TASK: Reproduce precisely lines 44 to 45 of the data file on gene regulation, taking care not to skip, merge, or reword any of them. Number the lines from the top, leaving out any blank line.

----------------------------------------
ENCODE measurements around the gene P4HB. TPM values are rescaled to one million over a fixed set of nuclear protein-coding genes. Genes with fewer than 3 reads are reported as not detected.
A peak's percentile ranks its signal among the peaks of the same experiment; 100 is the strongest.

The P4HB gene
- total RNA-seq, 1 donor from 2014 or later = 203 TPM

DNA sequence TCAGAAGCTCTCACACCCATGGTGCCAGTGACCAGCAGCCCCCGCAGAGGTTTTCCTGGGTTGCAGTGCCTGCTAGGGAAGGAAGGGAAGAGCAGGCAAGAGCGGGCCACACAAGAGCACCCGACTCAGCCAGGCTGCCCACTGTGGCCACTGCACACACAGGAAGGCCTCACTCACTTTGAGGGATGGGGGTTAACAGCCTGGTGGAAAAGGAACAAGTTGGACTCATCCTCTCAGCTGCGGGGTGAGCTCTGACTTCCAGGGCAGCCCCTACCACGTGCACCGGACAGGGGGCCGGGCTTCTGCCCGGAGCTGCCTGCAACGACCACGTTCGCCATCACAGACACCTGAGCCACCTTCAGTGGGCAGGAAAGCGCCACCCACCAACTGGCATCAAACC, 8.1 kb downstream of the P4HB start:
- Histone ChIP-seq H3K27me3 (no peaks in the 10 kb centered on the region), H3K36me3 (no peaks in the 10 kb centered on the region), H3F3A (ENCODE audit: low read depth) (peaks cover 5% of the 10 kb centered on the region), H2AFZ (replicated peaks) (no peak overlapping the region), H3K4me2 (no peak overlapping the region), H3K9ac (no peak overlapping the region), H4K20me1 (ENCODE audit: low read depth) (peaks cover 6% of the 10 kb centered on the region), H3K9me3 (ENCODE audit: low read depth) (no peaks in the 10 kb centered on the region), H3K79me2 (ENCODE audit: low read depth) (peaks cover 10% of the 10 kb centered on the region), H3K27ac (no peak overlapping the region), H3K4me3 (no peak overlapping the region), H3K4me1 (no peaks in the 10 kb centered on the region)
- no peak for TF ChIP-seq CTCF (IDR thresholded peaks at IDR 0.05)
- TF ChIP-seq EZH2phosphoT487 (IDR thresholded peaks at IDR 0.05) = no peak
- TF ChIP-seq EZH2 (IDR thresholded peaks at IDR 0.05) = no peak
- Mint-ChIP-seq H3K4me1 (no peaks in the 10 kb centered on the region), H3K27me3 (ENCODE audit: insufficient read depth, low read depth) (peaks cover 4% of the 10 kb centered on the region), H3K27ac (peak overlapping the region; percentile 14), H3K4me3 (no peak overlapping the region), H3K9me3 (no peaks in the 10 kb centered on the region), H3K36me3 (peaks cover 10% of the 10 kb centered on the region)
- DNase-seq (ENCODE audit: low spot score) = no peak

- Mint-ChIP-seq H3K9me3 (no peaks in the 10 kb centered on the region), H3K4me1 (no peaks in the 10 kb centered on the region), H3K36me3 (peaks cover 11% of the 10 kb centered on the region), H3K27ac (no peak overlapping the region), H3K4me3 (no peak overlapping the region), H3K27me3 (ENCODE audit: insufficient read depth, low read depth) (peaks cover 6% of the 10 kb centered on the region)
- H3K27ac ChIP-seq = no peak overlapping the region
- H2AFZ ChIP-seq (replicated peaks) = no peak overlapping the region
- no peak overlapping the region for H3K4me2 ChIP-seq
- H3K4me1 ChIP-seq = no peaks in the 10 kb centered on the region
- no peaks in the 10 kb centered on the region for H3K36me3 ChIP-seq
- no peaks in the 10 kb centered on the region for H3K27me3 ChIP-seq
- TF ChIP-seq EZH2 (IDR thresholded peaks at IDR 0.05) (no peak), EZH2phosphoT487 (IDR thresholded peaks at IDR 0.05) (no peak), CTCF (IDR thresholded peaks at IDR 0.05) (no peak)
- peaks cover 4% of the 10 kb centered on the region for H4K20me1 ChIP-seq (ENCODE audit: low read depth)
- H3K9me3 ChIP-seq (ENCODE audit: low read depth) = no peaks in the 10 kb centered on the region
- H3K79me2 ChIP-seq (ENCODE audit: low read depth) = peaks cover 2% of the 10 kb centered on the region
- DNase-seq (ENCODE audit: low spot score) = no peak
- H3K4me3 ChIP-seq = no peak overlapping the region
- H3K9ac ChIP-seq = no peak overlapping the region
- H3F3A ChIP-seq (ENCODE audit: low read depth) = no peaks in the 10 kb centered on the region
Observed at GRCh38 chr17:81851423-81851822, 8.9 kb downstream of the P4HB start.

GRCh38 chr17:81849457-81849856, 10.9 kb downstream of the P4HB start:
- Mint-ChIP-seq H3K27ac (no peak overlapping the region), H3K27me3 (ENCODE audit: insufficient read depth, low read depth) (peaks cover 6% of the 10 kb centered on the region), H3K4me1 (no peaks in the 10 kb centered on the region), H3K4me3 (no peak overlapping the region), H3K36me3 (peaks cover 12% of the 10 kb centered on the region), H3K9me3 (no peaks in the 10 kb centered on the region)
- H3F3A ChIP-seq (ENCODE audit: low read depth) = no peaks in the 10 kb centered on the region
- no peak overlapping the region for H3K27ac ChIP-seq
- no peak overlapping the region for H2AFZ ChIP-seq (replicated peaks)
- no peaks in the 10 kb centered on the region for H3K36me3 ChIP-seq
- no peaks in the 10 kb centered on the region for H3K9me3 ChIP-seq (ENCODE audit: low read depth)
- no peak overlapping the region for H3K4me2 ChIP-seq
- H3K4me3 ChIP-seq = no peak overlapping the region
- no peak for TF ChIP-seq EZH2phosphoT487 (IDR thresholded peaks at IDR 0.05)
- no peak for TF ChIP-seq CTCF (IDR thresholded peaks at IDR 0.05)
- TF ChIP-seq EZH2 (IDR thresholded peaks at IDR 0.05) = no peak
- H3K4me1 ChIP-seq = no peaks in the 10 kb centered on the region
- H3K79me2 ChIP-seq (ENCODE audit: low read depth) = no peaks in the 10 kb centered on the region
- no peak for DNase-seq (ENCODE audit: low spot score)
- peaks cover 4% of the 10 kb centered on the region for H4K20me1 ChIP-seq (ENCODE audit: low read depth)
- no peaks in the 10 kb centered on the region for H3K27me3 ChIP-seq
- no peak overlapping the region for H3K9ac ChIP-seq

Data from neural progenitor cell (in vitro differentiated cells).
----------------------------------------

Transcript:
- no peaks in the 10 kb centered on the region for H3K27me3 ChIP-seq
- no peak overlapping the region for H3K9ac ChIP-seq